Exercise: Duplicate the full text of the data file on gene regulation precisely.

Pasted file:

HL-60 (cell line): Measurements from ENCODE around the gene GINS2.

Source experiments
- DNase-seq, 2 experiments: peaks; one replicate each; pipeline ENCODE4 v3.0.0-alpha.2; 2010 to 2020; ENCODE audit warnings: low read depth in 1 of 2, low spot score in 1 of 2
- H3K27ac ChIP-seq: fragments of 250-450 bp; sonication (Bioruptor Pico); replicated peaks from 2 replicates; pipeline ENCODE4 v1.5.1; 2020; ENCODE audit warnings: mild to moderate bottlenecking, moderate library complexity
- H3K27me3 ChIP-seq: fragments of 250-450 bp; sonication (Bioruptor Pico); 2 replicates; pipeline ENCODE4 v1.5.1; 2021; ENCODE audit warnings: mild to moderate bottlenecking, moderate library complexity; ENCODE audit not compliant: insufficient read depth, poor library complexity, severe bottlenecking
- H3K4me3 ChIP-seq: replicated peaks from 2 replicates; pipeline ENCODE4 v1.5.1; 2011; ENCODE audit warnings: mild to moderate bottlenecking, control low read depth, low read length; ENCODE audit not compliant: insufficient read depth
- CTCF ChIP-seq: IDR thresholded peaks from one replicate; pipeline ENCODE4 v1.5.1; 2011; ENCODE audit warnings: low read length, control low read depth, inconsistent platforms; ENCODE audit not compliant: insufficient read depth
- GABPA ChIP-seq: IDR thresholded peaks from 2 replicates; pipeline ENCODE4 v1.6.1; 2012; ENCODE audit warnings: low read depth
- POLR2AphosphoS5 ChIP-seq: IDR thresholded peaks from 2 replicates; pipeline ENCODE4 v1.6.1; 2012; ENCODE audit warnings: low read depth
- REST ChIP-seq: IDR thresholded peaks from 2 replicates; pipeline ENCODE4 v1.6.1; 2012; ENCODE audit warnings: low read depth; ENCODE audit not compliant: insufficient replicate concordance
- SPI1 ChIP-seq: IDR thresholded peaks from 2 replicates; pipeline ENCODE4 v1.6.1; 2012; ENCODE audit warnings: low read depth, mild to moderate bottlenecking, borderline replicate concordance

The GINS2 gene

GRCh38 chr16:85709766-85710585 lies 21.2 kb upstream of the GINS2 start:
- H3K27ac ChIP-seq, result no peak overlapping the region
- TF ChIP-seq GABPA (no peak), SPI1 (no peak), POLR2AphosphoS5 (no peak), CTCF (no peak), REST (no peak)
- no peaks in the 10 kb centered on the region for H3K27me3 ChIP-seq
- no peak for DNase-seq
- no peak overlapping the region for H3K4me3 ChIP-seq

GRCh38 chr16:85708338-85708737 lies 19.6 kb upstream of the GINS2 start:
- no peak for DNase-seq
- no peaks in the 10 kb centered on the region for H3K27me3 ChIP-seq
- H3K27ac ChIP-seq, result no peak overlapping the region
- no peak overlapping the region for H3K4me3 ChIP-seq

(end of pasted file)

HL-60 (cell line): Measurements from ENCODE around the gene GINS2.

Source experiments
- DNase-seq, 2 experiments: peaks; one replicate each; pipeline ENCODE4 v3.0.0-alpha.2; 2010 to 2020; ENCODE audit warnings: low read depth in 1 of 2, low spot score in 1 of 2
- H3K27ac ChIP-seq: fragments of 250-450 bp; sonication (Bioruptor Pico); replicated peaks from 2 replicates; pipeline ENCODE4 v1.5.1; 2020; ENCODE audit warnings: mild to moderate bottlenecking, moderate library complexity
- H3K27me3 ChIP-seq: fragments of 250-450 bp; sonication (Bioruptor Pico); 2 replicates; pipeline ENCODE4 v1.5.1; 2021; ENCODE audit warnings: mild to moderate bottlenecking, moderate library complexity; ENCODE audit not compliant: insufficient read depth, poor library complexity, severe bottlenecking
- H3K4me3 ChIP-seq: replicated peaks from 2 replicates; pipeline ENCODE4 v1.5.1; 2011; ENCODE audit warnings: mild to moderate bottlenecking, control low read depth, low read length; ENCODE audit not compliant: insufficient read depth
- CTCF ChIP-seq: IDR thresholded peaks from one replicate; pipeline ENCODE4 v1.5.1; 2011; ENCODE audit warnings: low read length, control low read depth, inconsistent platforms; ENCODE audit not compliant: insufficient read depth
- GABPA ChIP-seq: IDR thresholded peaks from 2 replicates; pipeline ENCODE4 v1.6.1; 2012; ENCODE audit warnings: low read depth
- POLR2AphosphoS5 ChIP-seq: IDR thresholded peaks from 2 replicates; pipeline ENCODE4 v1.6.1; 2012; ENCODE audit warnings: low read depth
- REST ChIP-seq: IDR thresholded peaks from 2 replicates; pipeline ENCODE4 v1.6.1; 2012; ENCODE audit warnings: low read depth; ENCODE audit not compliant: insufficient replicate concordance
- SPI1 ChIP-seq: IDR thresholded peaks from 2 replicates; pipeline ENCODE4 v1.6.1; 2012; ENCODE audit warnings: low read depth, mild to moderate bottlenecking, borderline replicate concordance

The GINS2 gene

GRCh38 chr16:85709766-85710585 lies 21.2 kb upstream of the GINS2 start:
- H3K27ac ChIP-seq, result no peak overlapping the region
- TF ChIP-seq GABPA (no peak), SPI1 (no peak), POLR2AphosphoS5 (no peak), CTCF (no peak), REST (no peak)
- no peaks in the 10 kb centered on the region for H3K27me3 ChIP-seq
- no peak for DNase-seq
- no peak overlapping the region for H3K4me3 ChIP-seq

GRCh38 chr16:85708338-85708737 lies 19.6 kb upstream of the GINS2 start:
- no peak for DNase-seq
- no peaks in the 10 kb centered on the region for H3K27me3 ChIP-seq
- H3K27ac ChIP-seq, result no peak overlapping the region
- no peak overlapping the region for H3K4me3 ChIP-seq